HUNTSVILLE, Ala. (March 18, 2014) - Dr. Udaysankar Nair, an assistant professor in The University of Alabama in Huntsville's Atmospheric Science Department, has been awarded an almost $750,000 Faculty Early Career Development grant from the National Science Foundation.
The five-year grant will support both a study of land use and land cover changes on Asian islands, how those changes might be altering weather patterns and a multi-disciplinary project to develop new tools for teaching atmospheric dynamics.
Nair is the first atmospheric science faculty member to receive an NSF CAREER award. One of the NSF's most prestigious awards, grants through the CAREER program support junior faculty who are establishing their careers in research and education.
Working with Andrea Word-Allbritton in UAH's English Department and UAH alumnus Rahul Ramachandran at NASA, Nair's plan is to develop educational tools that introduce students to "big data," such as the meteorological data collected by NOAA and NASA satellites, show them how to use data tools, then let them explore that data in areas that interest the students.
The land use change research will initially use satellite data and modeling to look at how deforestation and other land use and cover changes over Asian islands might be changing weather patterns, although Nair hopes to include some fieldwork in the project.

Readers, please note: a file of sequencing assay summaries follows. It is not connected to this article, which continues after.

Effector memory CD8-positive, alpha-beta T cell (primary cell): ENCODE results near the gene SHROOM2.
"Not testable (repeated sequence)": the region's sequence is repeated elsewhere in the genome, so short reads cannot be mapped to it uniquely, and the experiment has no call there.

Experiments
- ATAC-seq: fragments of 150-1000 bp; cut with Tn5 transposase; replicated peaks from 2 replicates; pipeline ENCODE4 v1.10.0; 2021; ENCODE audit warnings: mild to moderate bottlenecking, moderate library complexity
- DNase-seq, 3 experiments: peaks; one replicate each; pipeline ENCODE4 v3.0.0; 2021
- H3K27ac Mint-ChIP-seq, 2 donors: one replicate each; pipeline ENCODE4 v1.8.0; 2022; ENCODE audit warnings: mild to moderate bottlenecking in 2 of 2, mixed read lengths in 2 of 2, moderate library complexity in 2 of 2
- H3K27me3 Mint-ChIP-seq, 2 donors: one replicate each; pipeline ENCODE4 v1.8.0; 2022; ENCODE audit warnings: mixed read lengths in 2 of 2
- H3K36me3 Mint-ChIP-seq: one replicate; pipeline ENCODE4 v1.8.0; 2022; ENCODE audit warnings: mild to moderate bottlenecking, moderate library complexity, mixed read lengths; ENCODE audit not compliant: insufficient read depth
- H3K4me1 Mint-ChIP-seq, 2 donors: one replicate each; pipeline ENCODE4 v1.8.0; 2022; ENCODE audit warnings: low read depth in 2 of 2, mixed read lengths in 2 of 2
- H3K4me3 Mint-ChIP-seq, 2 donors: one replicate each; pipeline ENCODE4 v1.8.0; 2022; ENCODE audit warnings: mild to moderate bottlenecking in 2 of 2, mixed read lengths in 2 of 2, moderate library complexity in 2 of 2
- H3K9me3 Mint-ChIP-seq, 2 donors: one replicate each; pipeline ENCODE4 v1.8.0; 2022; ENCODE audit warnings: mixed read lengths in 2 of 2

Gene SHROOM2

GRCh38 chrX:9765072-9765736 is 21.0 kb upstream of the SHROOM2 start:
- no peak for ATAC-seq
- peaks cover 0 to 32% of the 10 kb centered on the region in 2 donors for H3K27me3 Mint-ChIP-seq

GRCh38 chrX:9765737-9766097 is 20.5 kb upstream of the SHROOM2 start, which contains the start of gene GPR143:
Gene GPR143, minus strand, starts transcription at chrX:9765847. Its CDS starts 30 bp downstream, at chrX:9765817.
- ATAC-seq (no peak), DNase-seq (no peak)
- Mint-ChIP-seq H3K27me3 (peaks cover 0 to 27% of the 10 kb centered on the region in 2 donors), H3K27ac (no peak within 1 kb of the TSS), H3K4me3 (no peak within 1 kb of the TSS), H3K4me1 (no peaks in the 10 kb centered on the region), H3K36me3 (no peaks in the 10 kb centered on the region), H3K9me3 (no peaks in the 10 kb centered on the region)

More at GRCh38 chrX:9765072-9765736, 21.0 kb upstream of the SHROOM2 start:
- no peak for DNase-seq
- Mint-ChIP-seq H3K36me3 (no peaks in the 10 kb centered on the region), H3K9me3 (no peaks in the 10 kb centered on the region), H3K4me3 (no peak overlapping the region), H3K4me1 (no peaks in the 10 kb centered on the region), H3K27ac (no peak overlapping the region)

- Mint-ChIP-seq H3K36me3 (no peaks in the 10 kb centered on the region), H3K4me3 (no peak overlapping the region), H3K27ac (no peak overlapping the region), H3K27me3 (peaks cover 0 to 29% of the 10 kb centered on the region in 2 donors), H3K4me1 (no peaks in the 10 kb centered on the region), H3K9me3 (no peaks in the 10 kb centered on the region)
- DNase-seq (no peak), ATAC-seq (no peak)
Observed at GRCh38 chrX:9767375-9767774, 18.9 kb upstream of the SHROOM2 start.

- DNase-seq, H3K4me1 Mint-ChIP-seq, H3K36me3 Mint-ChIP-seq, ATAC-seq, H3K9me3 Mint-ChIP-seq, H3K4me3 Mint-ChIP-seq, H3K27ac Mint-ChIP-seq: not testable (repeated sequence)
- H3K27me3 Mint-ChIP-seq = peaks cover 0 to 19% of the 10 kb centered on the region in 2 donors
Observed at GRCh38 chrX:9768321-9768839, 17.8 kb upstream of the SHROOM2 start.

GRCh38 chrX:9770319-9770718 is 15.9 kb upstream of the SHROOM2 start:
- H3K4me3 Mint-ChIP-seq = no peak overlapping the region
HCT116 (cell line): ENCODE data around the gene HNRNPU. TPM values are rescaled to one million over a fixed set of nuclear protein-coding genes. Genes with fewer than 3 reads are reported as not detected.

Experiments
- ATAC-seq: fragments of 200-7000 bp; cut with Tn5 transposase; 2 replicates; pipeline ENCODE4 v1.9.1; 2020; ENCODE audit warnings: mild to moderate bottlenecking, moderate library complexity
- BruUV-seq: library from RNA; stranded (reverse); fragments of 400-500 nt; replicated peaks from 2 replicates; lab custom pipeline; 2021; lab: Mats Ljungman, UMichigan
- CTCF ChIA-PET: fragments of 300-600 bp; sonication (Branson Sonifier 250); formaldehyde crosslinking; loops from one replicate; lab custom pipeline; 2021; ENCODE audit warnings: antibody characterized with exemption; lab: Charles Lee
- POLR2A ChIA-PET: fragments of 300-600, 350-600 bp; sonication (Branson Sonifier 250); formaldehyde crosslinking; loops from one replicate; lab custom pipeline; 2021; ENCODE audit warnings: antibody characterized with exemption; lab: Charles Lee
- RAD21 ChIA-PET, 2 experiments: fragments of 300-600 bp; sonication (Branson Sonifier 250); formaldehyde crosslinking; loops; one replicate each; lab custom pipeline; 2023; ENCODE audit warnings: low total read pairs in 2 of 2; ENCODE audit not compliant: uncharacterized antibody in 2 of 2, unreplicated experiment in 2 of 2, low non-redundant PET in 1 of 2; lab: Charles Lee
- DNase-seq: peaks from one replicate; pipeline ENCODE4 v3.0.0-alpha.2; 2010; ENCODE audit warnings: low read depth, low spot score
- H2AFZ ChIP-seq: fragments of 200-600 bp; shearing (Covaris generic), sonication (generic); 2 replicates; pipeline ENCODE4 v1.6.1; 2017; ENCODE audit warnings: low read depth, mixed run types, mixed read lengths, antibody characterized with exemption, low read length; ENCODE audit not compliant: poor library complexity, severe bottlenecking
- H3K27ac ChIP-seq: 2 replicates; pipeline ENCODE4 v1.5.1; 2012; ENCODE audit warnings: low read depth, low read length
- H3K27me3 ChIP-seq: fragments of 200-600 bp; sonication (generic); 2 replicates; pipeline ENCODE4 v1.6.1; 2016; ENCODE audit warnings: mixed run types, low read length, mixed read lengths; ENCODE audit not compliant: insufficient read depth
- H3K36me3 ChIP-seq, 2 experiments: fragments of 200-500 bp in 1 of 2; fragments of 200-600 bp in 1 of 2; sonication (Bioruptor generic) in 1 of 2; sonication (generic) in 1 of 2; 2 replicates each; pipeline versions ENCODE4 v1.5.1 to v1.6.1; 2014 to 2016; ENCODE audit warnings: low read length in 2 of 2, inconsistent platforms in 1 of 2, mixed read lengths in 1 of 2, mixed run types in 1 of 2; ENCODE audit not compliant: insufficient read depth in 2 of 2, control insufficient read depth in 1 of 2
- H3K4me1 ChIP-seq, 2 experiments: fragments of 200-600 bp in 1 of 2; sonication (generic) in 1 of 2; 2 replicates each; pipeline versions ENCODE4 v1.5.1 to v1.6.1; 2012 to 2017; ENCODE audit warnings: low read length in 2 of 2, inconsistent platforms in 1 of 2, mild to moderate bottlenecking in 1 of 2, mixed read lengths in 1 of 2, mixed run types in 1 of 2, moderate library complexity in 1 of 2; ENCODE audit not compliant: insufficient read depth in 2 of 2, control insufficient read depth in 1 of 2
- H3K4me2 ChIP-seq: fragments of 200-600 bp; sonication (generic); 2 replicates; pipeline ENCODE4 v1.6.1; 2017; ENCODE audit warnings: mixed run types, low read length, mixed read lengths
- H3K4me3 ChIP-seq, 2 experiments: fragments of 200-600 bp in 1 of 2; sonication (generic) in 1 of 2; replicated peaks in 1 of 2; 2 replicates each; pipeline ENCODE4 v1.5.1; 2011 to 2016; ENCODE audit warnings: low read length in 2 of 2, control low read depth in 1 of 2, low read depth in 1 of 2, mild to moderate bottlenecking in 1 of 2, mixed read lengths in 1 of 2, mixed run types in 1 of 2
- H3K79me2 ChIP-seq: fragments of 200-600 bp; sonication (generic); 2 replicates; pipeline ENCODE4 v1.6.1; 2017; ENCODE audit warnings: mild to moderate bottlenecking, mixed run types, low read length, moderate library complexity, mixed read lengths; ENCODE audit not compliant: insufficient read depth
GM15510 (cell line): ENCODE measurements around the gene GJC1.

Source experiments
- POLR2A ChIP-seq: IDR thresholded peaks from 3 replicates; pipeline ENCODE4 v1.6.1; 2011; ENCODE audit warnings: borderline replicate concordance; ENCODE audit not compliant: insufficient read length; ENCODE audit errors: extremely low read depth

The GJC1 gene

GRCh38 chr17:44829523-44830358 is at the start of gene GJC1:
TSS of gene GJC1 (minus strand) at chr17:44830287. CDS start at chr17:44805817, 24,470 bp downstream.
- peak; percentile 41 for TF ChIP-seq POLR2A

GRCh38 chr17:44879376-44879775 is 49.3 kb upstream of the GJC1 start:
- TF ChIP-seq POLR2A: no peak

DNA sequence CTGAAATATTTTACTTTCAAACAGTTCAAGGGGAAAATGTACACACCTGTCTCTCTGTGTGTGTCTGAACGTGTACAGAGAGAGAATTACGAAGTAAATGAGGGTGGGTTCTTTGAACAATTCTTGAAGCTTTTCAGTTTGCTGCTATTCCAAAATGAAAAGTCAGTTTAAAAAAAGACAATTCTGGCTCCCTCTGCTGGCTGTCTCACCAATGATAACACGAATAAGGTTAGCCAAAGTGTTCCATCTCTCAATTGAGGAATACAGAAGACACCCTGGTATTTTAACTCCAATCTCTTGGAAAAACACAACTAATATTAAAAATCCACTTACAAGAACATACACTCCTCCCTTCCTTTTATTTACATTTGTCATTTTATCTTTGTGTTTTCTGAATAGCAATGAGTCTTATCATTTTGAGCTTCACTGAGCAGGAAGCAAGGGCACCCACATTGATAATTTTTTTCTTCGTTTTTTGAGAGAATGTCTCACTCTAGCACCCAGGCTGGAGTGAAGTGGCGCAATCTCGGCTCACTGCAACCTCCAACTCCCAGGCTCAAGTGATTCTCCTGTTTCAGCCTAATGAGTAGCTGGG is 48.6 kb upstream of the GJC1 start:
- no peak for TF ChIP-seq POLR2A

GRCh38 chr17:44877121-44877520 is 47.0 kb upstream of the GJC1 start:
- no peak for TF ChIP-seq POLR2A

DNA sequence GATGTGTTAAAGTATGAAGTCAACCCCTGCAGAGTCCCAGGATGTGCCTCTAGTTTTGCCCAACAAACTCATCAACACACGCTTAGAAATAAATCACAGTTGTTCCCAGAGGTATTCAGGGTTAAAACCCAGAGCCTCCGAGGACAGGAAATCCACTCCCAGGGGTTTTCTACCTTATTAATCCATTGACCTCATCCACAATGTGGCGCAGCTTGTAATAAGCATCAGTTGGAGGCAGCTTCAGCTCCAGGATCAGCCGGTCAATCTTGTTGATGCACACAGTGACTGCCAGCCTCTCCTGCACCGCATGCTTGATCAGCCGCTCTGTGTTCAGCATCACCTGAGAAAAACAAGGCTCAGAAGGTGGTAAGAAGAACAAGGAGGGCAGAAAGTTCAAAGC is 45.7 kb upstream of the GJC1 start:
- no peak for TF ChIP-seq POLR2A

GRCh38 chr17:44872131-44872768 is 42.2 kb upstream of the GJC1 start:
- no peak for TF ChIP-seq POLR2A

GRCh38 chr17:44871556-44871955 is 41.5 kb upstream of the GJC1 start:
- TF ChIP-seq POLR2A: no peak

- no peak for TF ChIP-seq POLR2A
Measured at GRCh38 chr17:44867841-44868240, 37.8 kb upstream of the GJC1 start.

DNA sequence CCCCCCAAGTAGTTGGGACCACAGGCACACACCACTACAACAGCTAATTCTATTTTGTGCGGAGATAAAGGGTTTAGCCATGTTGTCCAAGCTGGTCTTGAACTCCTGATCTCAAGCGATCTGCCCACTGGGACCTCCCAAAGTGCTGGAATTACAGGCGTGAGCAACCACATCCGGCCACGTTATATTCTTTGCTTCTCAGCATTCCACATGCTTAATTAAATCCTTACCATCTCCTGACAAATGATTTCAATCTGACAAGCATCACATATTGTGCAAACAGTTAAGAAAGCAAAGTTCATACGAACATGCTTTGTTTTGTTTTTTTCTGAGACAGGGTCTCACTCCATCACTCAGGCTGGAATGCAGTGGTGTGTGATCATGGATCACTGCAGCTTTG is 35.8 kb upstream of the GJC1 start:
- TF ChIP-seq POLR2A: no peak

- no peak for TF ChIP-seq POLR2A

"In coastal southeastern Asia, many areas are having large changes happen due to deforestation, or the change of large areas from forest to either farming and other agricultural uses or urbanization," he said. "Early research is showing that these land cover and land use changes can have a high impact on the island environments. This is potentially important, but we don't know much about it."
Islands can have a significant impact on maritime weather, either by causing surface turbulence due to trees and other ground cover, by serving as sources of convection, or through atmospheric interaction with mountains or other topography.
"Little is known about these issues, so we're going to look at several things," Nair said. "How big does an island have to be to have an impact on large-scale weather? How does an island's shape - whether it is round or elongated, for instance - change weather patterns? Does the effect of an island's shape change according to its orientation relative to prevailing sea breezes?"